I’m feeling both happy and sad to return back to Finland after two weeks. I’m missing my family, friends and hobbies in Finland, but also going to miss people I have met here. I wish that Finnish people could be as open and share their feelings and thoughts as bravely than international people here. This exchange has taught a lot about physiotherapy and internationality and definitely gave me courage and great experiences. I can feel myself really lucky to have this kind of opportunity during my studies 🙂

Sawadee kha from Thailand

I have spent almost three months in a small island called Raya Yai (or Koh Racha Yai) in south Thailand. I work as an office trainee in a Finnish scuba diving company, Raya Divers.

Raya Divers has offices in five
locations; Phuket, Koh Lanta, Khao Lak, Krabi and here in Raya Yai. I mainly chose Raya Yai because I wanted to live on a paradise island rather than in the city. I have never visited Thailand before so I wanted to get to know the more peaceful and calm Thailand first.

80 % of Raya Yai is jungle. On the other 20 % there are a few small shops and restaurants, an ATM, a few resorts, some bungalows and a lot of (Thai) diving companies. There is about 250 people living in here. On the road you can meet cats, cows, monitor lizards and water buffalos. Snakes are very common too, but luckily I haven’t met any!

Most of Raya Divers’ clients are Finnish, so I haven’t got to use English that much in here. The much simpler and quite unique-sounding Thai English is very contagious, though. I learned a few words of Thai as well. I actually often find myself mixing the two languages when talking to the locals.

After the sun sets
Office kittens ❤️
Took a ride on the motorbike
Day off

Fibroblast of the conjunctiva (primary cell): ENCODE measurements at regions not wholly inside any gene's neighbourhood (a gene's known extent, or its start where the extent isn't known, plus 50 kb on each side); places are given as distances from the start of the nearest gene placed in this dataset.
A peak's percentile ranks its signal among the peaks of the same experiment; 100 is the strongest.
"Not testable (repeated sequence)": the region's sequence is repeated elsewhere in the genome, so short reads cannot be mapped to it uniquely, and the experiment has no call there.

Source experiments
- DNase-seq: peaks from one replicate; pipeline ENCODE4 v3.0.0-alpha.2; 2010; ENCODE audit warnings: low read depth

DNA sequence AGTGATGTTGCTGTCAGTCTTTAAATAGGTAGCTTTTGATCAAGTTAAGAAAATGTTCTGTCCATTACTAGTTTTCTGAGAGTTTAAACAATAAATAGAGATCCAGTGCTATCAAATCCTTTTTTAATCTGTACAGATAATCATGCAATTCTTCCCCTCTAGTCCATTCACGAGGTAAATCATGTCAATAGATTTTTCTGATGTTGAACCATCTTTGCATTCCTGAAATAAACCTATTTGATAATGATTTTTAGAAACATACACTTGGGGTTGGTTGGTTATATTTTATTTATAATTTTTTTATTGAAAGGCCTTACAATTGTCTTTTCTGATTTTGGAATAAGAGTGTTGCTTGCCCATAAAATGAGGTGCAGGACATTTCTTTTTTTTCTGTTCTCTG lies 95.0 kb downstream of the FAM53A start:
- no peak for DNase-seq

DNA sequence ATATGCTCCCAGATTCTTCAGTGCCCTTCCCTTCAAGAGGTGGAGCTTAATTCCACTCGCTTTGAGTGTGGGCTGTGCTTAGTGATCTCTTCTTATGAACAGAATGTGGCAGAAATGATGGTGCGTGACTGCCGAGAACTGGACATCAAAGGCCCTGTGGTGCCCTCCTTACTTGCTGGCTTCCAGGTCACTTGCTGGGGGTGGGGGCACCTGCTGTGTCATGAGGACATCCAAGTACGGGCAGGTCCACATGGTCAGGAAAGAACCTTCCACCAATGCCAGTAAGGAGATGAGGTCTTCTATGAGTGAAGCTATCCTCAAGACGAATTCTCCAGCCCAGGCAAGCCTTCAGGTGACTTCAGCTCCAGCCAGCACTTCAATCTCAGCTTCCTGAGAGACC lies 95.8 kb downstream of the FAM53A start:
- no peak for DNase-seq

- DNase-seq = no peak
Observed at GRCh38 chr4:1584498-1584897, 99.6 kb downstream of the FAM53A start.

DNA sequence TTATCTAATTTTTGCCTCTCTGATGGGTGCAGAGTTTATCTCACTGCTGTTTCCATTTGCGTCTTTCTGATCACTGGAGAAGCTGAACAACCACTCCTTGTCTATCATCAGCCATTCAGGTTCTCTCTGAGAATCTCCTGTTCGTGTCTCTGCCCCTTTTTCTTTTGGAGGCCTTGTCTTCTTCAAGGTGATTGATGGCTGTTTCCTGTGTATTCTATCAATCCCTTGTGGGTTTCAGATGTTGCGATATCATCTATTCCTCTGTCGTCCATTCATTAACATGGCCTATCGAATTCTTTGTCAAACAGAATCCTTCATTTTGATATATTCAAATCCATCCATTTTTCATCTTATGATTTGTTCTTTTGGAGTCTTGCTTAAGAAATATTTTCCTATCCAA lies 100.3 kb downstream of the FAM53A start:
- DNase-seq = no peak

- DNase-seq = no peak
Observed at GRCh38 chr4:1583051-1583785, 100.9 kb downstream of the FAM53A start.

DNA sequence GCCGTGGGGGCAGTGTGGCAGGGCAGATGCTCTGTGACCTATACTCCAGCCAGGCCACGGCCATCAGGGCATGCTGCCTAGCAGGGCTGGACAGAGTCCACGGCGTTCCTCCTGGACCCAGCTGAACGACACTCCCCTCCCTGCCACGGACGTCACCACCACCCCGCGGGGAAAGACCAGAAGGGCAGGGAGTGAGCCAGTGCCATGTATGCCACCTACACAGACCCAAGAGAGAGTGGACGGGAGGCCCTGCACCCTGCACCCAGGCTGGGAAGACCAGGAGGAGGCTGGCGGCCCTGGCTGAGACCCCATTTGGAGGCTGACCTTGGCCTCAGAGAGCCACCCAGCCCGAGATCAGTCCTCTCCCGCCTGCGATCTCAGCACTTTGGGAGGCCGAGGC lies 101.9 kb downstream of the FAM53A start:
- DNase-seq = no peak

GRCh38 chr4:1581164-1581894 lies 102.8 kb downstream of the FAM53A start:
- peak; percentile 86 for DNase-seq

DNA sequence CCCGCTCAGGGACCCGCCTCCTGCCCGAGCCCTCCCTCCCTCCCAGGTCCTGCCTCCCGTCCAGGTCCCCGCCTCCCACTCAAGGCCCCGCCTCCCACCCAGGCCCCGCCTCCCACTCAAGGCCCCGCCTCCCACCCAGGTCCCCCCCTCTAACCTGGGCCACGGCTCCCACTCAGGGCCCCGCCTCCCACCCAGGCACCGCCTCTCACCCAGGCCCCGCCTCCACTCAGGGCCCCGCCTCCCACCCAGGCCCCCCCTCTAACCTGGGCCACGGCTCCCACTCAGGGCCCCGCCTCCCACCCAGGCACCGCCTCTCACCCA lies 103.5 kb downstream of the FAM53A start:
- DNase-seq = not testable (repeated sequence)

My office tasks consist of customer service, sales, reservations for transfers and diving, keeping the places clean and general helping and organizing. A typical working day is at least nine hours long. Each day is a bit
different, as it always depends on how much customers we are having.

During my training I also got to do a PADI Open Water Diver course, which was free for trainees. I was able to go diving almost weekly, which was great! I will definitely continue diving in the future and maybe do an Advanced course as well.
I have really enjoyed my time here in Raya Yai. We had a small but great team on a small but a great island and I wouldn’t have it any other way!

Finlandais à Paris

Not the Sacre-Coeur but still a beautiful building.

Bonjour!

I’ts been over seven weeks since I came to Paris and the exchange has exceeded my expectations. The city is beautiful: full of history and breathtaking architechtury on the old buildings and the first internship was the best ever. I’ve visited many of the touristy places and of those the Sacre-Cour church at the Montmarte hill has been my favourite.

On my spare time I’m usually at the gym or eating pastries and, oh boy, the French don’t praise their pastries and bread for nothing. I can’t say which of the delicacies are my favorites because there are so many. But if I must choose the ones I have eaten the most, I would say croissant, baguette and this little cream puff like pastry with sugar crystals on top of it called chouquette.

Lemon Tartelette and other delicious French pastries

My first internship was at rheumatology ward in Cochin Hospital. People came there to rehabilitate mostly because of rheumatism, chronic low back pain, scleroderma or knee or hip replacement surgery. They stay in the hospital approximately 5 days and work 5 hours per day with multi-professional team. So they had physiotherapy, occupational therapy, relaxation, hydrotherapy and maybe saw the podiatrist, physical education instructor, psychologist and dietitian and of course the doctor. I was also fortunate to go once or twice a week in the hospitals respiratory ward where people came usually from intensive care unit because to rehabilitate to be able to go home or to a rehabilitation center. In there I saw many interesting and special cases and learned more about rare diagnoses such as Guillain-Barre syndrome and Lupus erythematosus.